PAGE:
Stephanie Scott ART 333: Photo Book Remix Response March 20, 2013
For James’ response, he chose to remix his original layout created with the lyrics from the Sweeney Todd musical. In the original layout, he had the text (red on black) on the left page, while a black and white image of a reptile’s claws sat on the other.
In the first remix, James cut the original image into seven different parts, arranging them out or order and even upside down. The entire image now spans across the height and width of the spread. The text that had originally placed on the left page has now travelled across the spread as well, the placement of each word staggered. In his second remix, James left the original photograph intact, but cropped the image so that the claws are framed within the confines of the pages’ edges. The text remains in a similar position to the original, only now the word ‘RUBIES’ is placed on the right page, instead of all the text being restricted to the left. By rearranging his spread in these two different ways, James emphasized both the text and the image. In the first remix spread, the alteration of the image makes it difficult to determine at first what the image is. However, this makes the viewer look more closely at the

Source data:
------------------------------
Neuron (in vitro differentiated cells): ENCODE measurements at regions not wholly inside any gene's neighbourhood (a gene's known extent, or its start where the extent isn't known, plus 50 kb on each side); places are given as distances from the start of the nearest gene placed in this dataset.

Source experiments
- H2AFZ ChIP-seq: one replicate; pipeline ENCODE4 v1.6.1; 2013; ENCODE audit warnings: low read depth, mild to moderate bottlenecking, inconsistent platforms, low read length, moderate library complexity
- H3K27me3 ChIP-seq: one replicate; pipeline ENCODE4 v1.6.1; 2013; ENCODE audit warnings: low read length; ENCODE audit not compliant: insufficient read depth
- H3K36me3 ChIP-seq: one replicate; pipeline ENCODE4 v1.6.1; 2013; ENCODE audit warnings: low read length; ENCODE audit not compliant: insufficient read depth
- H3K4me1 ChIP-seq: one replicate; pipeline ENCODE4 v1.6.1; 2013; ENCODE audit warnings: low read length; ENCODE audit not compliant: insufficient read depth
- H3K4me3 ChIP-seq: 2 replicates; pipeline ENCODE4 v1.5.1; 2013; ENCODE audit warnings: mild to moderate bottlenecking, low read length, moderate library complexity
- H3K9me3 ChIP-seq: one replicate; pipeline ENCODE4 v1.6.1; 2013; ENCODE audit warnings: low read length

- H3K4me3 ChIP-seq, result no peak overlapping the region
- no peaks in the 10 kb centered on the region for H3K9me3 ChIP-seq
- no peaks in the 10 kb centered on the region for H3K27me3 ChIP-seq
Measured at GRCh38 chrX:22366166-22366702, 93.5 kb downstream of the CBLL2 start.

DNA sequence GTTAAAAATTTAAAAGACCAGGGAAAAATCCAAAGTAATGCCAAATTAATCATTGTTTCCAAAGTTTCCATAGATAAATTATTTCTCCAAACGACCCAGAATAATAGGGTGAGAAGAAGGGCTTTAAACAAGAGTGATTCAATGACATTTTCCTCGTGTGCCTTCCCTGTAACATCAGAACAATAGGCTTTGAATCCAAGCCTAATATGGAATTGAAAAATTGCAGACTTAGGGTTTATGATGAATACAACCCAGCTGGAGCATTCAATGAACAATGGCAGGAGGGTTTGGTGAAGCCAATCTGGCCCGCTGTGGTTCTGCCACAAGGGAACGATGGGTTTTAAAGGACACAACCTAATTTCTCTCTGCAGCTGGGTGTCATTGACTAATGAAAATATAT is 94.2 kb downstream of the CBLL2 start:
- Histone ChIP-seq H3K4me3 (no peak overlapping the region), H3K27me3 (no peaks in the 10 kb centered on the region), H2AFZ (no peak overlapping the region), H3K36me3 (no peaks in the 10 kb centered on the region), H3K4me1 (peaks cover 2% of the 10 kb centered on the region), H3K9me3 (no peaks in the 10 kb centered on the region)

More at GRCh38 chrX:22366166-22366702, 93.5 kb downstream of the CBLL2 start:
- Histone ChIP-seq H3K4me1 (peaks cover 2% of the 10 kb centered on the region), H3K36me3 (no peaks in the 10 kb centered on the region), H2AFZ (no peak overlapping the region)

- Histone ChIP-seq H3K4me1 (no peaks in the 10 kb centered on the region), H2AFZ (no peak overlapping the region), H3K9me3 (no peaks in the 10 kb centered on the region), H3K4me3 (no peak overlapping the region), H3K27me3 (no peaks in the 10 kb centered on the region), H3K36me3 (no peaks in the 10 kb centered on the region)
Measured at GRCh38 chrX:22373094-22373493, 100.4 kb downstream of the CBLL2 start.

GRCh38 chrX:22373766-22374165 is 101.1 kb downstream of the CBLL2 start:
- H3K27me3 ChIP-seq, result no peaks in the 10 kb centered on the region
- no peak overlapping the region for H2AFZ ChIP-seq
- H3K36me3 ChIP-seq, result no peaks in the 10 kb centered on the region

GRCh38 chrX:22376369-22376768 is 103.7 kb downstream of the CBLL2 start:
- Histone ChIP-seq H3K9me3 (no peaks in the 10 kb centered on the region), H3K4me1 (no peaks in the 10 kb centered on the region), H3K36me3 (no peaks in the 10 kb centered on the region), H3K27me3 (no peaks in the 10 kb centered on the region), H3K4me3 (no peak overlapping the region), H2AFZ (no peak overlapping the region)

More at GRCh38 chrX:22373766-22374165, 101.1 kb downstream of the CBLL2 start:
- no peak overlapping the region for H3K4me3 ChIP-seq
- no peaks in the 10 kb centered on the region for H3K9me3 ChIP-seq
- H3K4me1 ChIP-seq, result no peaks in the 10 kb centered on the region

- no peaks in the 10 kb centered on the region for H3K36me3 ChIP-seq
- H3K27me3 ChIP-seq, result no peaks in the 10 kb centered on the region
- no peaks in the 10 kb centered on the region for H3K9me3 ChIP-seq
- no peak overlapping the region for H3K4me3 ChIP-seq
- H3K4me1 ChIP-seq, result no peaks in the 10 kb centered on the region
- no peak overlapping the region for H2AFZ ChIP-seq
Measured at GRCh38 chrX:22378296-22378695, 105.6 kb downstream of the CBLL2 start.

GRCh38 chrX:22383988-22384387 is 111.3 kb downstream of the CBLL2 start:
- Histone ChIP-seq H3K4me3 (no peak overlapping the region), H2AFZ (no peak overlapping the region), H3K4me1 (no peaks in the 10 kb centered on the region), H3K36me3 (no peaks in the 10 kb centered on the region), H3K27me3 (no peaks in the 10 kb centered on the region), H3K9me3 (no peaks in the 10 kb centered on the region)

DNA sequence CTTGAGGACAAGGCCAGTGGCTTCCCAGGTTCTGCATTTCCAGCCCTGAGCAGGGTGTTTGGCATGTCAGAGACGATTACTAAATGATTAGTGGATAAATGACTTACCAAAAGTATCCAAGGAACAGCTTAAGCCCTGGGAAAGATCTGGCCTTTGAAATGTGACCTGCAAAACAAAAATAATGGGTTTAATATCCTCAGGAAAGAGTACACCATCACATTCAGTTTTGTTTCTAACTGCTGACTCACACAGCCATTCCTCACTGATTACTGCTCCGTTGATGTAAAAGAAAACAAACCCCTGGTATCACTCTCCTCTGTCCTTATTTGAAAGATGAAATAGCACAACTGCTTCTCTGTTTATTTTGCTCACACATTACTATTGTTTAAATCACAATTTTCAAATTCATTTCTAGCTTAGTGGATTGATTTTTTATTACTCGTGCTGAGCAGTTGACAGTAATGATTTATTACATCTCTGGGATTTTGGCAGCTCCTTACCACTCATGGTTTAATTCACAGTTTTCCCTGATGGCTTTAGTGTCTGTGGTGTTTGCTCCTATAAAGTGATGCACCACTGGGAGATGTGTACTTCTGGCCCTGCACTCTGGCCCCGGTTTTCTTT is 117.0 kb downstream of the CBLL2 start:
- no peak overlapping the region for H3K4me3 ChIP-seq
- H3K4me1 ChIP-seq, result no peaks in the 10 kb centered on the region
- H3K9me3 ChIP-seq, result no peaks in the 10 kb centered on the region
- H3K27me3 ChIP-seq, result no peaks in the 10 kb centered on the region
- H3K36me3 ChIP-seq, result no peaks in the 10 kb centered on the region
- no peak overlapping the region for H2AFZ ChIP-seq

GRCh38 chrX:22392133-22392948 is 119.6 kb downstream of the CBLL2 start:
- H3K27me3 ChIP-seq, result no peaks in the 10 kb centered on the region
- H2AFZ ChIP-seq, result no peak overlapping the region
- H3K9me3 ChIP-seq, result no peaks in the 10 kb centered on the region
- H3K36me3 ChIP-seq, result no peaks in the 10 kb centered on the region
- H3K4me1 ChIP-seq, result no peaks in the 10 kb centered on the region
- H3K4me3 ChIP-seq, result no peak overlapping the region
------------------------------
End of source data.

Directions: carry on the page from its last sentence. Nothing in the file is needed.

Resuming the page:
image and the text. In the second, the close-up of the reptile’s claws draws attention to not only them, but the ‘blood-red’ text before them. When James’ remixed the spread he had chosen from my Seeing Sound project, he removed the entire page that had once contained lyrics. He instead enlarged the images, keeping them in the same basic format as the original. The uppermost image now lies horizontally across the spread while the two smaller images rest beneath it. The only original text that appears is the title of the song “Awake and Alive,” retaining their original color and placed around the figure in the topmost image. By altering my spread in this manner, James has placed a greater focus on the images themselves, instead of the images acting as emphasis for the lyrics. The images were larger across the span of the spread, drawing more attention to the actions within the photographs while the text acts as an emphasis for the movement.